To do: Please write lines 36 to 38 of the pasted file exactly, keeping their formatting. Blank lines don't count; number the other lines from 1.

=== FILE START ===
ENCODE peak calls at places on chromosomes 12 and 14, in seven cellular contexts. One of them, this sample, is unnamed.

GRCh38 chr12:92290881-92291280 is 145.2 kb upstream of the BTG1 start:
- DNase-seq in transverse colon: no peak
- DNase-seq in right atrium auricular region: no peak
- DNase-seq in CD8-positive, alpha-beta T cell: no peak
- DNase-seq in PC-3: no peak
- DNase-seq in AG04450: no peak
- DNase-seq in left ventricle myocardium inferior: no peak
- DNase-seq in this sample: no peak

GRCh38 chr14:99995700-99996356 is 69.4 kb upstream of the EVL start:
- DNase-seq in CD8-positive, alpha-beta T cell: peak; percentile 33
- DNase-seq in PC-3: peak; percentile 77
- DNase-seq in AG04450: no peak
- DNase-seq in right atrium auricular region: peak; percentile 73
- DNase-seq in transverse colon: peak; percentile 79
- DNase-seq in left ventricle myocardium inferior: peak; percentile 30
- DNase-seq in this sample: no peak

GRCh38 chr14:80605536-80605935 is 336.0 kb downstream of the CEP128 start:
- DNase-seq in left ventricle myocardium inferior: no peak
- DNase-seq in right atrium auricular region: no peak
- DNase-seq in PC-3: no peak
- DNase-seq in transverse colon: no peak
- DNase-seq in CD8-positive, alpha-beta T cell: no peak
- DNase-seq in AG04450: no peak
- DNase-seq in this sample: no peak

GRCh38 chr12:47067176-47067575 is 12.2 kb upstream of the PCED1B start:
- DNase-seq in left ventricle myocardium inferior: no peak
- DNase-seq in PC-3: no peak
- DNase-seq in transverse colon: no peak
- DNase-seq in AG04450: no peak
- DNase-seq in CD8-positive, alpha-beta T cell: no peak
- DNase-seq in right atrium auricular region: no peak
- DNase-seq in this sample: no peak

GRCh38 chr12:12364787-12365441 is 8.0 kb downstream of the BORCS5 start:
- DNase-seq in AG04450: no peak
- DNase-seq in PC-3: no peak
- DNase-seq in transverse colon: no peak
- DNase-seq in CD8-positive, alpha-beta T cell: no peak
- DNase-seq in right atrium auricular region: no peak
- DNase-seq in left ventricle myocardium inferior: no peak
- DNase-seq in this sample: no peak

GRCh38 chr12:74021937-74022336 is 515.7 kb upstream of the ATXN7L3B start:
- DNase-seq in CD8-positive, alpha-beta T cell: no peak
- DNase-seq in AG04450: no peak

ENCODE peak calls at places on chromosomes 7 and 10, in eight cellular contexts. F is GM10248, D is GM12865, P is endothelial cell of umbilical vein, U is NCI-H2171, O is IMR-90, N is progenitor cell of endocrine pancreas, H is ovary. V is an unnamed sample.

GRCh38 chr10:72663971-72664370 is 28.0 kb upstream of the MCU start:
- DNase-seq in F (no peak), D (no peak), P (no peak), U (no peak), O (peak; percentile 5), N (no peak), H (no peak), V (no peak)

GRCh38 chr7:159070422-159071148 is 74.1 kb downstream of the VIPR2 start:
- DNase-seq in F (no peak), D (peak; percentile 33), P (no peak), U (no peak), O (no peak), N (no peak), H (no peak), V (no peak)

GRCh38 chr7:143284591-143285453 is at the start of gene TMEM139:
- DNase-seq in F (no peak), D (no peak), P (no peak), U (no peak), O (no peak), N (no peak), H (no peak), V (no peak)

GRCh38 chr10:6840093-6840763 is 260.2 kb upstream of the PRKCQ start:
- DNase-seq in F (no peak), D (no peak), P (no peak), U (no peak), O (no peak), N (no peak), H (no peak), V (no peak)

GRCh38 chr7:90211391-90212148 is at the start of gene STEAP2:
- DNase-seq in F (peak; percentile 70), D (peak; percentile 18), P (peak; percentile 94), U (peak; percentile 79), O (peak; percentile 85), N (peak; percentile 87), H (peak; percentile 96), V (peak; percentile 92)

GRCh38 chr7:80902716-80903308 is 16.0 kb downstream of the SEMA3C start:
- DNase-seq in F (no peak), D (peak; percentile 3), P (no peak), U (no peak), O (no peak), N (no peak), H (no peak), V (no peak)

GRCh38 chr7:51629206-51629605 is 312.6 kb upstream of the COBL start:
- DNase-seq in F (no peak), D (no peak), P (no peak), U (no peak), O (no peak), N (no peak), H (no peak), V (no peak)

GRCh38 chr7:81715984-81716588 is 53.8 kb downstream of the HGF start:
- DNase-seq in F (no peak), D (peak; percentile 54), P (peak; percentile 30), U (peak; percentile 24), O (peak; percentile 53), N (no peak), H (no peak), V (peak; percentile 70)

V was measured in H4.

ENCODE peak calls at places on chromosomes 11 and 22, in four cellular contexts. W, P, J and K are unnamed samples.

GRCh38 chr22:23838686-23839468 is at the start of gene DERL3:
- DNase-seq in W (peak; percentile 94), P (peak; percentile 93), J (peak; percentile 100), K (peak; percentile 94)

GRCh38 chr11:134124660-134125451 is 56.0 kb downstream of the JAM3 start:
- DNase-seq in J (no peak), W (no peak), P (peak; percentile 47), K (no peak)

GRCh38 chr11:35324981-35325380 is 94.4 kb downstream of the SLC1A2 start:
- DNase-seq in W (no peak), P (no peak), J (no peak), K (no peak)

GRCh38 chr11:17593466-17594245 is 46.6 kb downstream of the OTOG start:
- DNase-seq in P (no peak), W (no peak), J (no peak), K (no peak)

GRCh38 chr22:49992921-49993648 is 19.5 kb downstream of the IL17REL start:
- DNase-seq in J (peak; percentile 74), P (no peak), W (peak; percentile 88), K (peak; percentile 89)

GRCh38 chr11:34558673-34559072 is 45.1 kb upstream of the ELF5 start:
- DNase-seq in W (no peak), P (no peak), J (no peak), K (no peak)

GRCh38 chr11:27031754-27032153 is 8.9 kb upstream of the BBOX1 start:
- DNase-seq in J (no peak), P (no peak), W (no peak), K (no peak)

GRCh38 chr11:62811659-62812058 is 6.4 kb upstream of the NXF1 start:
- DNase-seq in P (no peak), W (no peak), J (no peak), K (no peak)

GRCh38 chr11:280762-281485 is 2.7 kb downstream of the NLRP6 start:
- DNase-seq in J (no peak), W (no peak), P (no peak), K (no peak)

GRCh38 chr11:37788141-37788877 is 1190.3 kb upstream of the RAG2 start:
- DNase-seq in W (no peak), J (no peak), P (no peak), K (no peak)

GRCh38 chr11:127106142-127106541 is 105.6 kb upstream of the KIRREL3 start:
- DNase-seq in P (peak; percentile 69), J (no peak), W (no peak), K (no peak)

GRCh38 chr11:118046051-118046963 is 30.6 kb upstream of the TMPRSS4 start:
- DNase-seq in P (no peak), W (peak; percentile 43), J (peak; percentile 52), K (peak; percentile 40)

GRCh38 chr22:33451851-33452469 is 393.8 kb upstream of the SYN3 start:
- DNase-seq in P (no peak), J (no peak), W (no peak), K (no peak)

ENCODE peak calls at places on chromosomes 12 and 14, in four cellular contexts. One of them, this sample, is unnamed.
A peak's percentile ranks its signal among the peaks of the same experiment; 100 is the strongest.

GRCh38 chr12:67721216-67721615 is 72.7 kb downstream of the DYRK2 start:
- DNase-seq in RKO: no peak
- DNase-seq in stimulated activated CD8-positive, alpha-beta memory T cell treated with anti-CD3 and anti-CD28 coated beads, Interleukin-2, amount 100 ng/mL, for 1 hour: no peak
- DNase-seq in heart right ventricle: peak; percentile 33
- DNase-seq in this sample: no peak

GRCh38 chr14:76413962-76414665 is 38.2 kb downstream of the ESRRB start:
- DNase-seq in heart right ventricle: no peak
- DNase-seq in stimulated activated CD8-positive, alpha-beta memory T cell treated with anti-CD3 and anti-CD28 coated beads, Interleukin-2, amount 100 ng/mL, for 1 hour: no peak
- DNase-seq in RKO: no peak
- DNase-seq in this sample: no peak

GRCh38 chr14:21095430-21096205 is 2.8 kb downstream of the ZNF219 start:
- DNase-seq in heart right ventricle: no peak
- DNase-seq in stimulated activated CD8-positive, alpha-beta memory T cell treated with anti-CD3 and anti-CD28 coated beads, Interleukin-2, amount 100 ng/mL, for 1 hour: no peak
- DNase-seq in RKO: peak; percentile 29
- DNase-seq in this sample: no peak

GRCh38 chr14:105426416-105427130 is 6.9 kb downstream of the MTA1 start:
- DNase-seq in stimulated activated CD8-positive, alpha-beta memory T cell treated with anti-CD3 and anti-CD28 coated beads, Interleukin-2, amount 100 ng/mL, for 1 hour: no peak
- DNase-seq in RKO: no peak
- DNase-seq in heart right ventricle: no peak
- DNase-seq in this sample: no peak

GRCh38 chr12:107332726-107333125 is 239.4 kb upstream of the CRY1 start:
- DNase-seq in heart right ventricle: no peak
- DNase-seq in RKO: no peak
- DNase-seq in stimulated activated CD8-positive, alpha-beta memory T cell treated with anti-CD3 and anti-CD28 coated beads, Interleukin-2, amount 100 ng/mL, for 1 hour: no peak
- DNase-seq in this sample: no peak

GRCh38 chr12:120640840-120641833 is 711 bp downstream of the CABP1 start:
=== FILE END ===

- DNase-seq in PC-3: no peak
- DNase-seq in transverse colon: no peak
- DNase-seq in CD8-positive, alpha-beta T cell: no peak